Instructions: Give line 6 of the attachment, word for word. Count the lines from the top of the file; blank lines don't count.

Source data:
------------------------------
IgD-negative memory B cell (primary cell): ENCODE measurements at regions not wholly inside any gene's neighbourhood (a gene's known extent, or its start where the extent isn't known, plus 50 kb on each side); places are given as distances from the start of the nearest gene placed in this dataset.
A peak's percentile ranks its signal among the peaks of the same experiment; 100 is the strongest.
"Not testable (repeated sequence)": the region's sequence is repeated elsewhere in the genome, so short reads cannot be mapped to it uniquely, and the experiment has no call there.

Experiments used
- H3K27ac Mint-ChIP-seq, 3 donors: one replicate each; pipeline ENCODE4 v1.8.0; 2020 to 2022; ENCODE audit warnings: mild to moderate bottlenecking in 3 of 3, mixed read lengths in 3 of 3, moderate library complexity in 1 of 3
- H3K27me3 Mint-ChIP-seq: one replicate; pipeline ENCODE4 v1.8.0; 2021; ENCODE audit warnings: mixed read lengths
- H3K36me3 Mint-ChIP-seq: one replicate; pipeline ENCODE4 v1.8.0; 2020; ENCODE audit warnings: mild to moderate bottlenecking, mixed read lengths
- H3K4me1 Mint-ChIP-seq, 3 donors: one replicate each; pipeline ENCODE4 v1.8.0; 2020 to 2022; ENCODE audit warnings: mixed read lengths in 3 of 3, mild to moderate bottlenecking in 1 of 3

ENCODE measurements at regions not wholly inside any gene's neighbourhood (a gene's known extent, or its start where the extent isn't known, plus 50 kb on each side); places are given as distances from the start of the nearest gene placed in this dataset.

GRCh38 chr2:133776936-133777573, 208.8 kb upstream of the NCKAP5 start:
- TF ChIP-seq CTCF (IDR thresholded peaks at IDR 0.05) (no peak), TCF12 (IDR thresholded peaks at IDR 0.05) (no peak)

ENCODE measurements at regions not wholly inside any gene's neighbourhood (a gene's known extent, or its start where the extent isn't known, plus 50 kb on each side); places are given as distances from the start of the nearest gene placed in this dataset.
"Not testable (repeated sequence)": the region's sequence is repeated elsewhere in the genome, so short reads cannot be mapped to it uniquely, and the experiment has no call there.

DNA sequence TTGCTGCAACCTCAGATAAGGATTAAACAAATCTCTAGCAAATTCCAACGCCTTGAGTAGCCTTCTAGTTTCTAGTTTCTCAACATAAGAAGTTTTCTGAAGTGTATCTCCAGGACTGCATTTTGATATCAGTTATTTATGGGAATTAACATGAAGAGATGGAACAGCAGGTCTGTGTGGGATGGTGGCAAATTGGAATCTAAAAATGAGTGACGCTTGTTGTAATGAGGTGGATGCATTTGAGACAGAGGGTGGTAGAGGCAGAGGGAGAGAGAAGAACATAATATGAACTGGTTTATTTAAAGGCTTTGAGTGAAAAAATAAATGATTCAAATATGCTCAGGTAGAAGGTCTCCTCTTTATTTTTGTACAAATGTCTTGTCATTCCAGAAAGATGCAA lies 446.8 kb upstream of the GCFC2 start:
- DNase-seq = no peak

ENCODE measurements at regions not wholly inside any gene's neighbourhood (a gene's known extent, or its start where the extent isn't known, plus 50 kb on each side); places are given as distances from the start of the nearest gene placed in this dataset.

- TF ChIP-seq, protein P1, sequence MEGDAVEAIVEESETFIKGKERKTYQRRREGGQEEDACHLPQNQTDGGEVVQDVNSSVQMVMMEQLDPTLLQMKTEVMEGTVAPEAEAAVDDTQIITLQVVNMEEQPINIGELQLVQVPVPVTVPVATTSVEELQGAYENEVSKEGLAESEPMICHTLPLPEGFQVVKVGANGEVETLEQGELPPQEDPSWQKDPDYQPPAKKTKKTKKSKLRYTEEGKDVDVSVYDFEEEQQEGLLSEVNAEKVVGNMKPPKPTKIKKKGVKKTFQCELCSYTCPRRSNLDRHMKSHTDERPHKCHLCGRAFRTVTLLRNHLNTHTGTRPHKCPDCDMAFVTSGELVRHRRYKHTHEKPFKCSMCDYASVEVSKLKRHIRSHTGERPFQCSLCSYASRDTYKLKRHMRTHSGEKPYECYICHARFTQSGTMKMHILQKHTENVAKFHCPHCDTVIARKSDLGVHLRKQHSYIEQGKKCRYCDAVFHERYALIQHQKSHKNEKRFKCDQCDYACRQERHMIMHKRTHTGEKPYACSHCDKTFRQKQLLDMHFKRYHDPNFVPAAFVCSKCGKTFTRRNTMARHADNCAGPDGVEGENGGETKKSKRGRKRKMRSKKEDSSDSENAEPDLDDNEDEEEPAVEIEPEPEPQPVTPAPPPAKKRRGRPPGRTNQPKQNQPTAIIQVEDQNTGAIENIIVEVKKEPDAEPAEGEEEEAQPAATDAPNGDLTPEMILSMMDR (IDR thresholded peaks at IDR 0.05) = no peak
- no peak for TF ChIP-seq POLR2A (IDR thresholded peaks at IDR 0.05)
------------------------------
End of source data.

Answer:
- H3K27me3 Mint-ChIP-seq: one replicate; pipeline ENCODE4 v1.8.0; 2021; ENCODE audit warnings: mixed read lengths